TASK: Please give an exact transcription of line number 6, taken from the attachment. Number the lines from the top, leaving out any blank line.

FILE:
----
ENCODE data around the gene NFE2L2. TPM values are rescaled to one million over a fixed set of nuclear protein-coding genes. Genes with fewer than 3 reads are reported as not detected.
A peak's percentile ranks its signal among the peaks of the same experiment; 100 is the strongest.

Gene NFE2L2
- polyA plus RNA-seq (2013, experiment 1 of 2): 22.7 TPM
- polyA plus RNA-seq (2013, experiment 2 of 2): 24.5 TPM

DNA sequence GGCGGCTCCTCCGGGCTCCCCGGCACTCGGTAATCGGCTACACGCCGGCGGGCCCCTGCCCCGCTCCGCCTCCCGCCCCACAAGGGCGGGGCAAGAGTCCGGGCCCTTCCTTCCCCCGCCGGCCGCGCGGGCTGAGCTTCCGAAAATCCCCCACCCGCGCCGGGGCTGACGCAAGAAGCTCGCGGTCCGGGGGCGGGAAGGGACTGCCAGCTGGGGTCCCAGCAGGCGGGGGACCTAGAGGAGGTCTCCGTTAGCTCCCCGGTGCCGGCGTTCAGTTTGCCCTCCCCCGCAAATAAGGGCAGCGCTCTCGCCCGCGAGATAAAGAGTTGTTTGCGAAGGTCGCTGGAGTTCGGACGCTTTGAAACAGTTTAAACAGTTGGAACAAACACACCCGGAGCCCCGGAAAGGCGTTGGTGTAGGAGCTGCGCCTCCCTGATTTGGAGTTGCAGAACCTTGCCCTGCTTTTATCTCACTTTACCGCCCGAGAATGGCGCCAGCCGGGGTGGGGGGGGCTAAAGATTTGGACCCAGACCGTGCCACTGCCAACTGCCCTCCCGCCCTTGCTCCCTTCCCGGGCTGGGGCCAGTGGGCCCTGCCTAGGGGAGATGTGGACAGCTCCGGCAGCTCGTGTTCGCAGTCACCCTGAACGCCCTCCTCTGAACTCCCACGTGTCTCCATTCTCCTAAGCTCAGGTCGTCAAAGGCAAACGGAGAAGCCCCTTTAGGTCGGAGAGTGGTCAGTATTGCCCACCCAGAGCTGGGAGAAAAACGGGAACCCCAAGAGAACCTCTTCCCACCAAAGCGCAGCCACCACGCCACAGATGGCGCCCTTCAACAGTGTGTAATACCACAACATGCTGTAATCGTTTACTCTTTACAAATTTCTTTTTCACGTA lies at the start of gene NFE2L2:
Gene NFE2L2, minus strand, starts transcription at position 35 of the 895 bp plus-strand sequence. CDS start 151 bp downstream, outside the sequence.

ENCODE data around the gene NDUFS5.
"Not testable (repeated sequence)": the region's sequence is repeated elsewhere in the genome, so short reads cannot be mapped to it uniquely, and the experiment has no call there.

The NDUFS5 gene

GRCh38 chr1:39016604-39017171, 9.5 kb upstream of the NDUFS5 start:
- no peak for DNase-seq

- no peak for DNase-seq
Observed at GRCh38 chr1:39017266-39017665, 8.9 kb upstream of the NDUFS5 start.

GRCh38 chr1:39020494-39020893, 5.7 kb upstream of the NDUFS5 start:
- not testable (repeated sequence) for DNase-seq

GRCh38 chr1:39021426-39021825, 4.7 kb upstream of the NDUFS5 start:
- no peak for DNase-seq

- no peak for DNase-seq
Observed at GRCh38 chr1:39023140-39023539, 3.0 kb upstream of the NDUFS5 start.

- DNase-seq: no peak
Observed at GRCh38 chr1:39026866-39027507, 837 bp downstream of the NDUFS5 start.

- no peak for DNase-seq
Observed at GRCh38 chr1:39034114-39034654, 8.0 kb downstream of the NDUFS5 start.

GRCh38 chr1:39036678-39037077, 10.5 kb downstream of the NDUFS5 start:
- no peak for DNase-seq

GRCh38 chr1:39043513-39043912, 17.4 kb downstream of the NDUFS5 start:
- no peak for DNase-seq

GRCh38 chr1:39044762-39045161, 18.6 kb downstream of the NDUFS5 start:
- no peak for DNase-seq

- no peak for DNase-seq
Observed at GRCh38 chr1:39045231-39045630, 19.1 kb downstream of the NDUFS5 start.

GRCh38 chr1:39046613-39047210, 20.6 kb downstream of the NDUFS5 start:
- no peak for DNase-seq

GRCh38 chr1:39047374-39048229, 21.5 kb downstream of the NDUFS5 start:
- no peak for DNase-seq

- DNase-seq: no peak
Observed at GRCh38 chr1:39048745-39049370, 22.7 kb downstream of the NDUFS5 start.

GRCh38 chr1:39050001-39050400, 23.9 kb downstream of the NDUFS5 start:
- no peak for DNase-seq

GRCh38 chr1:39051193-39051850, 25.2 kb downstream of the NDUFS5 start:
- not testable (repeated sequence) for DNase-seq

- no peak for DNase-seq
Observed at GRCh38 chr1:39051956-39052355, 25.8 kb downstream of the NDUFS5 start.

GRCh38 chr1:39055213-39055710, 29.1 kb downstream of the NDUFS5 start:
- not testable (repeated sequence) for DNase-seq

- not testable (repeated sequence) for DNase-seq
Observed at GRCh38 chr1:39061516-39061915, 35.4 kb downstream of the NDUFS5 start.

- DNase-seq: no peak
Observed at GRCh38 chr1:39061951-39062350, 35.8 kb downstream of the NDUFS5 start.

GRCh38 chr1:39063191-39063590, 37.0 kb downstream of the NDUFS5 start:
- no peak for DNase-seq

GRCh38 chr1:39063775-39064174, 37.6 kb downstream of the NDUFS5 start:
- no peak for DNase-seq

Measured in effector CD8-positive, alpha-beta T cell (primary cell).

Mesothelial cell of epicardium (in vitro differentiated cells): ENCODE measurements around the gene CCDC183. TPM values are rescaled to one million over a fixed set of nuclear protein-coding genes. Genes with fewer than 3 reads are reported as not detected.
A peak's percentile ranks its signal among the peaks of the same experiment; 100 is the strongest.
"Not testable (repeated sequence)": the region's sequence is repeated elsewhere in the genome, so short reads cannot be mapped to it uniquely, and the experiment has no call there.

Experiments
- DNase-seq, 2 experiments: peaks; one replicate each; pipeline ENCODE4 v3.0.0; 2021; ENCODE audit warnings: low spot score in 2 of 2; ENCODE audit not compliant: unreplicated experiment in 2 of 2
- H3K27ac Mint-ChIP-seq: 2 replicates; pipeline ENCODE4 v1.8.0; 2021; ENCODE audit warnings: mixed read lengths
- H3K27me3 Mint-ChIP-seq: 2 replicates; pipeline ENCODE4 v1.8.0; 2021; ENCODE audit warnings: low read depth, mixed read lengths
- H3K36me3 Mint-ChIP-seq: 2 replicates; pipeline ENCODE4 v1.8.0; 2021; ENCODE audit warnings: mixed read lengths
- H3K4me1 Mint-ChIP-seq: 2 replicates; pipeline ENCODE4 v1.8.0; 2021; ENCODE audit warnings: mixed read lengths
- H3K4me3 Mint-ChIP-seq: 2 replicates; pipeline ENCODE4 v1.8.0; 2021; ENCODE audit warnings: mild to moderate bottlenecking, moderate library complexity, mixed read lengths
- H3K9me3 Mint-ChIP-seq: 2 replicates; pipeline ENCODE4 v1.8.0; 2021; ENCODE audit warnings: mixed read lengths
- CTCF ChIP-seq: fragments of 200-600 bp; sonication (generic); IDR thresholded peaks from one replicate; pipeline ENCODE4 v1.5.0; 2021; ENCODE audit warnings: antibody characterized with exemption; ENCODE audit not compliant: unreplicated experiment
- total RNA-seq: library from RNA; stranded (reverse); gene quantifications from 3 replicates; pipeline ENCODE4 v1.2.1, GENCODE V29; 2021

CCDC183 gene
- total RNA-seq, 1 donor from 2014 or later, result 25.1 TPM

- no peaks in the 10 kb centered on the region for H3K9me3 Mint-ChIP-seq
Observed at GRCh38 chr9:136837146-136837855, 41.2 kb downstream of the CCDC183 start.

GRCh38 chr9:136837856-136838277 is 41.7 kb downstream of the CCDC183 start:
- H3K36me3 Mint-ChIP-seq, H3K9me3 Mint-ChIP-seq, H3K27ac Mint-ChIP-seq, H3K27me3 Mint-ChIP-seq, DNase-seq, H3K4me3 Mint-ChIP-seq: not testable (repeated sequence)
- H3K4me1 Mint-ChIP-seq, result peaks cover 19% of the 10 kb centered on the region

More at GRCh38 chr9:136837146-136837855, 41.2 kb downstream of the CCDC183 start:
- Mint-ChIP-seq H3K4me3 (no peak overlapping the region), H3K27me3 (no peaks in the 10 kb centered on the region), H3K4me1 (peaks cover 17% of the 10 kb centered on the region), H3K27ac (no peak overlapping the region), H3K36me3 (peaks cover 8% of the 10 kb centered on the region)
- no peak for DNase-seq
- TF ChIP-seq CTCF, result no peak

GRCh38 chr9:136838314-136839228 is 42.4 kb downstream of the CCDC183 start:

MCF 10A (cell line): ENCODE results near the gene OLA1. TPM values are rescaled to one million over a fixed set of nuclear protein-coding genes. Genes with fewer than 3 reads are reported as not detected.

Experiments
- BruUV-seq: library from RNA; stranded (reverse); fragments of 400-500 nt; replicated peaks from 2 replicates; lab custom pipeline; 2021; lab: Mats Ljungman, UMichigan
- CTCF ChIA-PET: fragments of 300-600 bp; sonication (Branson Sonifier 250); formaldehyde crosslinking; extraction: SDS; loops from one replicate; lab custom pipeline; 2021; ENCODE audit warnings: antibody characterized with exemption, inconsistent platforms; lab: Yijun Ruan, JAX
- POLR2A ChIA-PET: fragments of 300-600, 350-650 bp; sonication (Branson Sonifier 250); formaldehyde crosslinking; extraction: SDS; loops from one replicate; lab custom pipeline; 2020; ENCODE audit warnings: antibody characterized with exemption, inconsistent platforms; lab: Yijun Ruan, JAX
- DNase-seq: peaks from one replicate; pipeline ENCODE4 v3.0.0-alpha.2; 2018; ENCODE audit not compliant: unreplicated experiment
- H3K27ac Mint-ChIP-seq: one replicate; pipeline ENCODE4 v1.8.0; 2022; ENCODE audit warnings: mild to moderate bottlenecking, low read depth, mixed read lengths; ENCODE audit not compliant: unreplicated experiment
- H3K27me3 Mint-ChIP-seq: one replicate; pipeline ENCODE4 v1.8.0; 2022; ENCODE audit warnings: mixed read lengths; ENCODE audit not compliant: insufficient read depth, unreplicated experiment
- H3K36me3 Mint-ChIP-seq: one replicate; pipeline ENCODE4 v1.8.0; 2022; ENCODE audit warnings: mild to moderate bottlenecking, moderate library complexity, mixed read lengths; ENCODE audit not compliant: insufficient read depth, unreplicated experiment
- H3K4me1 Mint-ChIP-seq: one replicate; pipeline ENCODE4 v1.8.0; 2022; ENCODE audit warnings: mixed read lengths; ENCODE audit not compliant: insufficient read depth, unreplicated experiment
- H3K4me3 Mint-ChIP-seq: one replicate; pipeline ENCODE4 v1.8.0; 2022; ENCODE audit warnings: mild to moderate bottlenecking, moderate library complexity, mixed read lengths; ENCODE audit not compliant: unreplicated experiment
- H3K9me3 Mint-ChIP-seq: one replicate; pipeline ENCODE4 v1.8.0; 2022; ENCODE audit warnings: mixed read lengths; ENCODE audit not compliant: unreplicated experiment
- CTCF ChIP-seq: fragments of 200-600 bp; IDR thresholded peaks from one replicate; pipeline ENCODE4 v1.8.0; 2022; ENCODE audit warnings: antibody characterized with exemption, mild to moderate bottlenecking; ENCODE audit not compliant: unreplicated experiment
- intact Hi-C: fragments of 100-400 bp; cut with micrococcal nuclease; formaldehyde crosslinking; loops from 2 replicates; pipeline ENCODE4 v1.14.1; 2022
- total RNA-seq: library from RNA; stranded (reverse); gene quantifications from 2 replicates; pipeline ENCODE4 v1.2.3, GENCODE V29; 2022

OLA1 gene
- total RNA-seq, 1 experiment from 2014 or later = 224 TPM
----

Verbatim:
DNA sequence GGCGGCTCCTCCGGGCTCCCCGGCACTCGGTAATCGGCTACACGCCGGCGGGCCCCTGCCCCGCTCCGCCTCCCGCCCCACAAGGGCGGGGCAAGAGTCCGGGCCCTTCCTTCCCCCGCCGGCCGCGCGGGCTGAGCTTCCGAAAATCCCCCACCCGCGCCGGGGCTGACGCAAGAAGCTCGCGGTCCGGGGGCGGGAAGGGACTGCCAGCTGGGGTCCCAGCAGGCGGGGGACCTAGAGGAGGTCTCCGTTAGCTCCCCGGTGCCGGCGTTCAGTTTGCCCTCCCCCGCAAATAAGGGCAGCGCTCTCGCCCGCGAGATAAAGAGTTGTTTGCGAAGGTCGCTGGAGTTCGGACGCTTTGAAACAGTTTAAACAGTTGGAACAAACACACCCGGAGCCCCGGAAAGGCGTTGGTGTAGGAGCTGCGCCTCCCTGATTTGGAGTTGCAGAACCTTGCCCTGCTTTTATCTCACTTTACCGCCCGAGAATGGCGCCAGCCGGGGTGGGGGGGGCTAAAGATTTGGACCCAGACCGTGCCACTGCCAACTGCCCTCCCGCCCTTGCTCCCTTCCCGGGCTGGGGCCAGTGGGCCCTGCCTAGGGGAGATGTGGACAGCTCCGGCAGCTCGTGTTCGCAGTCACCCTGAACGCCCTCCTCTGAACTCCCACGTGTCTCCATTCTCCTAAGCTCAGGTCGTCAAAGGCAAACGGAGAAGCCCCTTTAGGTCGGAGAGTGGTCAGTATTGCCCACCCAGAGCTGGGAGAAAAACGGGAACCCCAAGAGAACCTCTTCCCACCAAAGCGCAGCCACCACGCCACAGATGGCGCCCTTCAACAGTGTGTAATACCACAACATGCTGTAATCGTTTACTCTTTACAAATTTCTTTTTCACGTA lies at the start of gene NFE2L2: